“Marginal sentiment negative for domestic OEMs as the entry of global companies would increase competitive intensity in the premium segment. Sentiment positive for domestic ancillaries. Entry of global OEMs with 50% localization, would open business opportunities for ancillaries in EV parts/ structural parts,” said Nuvama Institutional Equities’ Director Raghunandhan NL.

However, Mahindra & Mahindra today said the new policy will accelerate the electric vehicle ecosystem in the country. “The recently announced EV policy for new entrants reinforces the Make in India momentum, with requirements of bank guarantees, minimum investment commitment and local value addition,” the company’s spokesperson said. Mahindra is on track to launch its Born Electric range of SUVs in January 2025 and the spokesperson said: “Our products will speak for themselves.”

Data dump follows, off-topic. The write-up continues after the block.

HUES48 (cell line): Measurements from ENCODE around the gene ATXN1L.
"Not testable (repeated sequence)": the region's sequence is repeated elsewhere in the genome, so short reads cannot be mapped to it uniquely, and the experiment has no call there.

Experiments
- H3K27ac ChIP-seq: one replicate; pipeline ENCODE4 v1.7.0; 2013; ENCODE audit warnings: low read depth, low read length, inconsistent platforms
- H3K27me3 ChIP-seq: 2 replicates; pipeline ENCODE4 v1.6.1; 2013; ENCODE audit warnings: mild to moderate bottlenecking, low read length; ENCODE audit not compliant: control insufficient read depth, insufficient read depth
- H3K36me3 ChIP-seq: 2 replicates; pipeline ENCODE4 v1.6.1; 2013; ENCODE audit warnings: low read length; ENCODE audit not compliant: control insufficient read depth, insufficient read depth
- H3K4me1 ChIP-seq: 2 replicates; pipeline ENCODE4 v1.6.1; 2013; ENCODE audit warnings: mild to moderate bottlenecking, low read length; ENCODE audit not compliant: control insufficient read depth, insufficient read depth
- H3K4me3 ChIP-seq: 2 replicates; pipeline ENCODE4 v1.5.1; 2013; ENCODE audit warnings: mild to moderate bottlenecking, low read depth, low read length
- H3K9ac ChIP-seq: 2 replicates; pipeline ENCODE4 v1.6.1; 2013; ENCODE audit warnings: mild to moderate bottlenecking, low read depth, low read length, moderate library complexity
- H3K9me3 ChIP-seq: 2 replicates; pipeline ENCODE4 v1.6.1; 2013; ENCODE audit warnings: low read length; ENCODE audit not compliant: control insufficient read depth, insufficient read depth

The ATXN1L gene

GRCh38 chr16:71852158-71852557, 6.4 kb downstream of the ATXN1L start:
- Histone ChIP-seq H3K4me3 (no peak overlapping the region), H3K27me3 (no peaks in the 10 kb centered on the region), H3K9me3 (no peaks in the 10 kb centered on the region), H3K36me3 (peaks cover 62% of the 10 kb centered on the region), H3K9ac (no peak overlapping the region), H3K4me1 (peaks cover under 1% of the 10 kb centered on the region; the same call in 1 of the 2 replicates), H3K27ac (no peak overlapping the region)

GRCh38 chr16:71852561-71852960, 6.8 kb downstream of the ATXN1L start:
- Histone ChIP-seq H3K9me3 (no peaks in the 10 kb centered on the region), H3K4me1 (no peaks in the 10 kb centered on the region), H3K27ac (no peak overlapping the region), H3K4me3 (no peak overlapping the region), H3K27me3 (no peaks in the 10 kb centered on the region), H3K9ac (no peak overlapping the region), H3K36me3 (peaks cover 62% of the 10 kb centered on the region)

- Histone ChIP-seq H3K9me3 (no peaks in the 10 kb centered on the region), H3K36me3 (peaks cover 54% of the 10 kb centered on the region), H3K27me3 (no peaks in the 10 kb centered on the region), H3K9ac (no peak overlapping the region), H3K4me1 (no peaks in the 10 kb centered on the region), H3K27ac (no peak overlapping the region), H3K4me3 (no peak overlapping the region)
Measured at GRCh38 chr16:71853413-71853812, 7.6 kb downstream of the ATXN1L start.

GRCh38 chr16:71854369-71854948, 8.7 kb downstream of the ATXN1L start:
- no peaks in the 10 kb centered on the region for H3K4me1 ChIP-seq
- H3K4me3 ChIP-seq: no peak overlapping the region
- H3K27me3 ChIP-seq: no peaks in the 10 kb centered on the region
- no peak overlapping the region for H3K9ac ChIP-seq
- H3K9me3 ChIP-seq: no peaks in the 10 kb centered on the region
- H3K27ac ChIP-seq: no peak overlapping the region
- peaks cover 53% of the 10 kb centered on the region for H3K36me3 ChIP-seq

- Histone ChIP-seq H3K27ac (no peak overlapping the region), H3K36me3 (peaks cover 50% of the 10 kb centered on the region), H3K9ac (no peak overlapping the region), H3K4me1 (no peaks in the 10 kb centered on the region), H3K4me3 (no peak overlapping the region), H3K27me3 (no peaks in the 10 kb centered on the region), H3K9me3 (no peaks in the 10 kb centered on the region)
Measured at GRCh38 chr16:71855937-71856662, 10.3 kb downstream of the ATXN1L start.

Senior government officials said the new policy is not tailor-made for any particular foreign automaker, it gives equal opportunity for the domestic players as well to claim benefits and introduce new products.

With inputs from Amit Mohile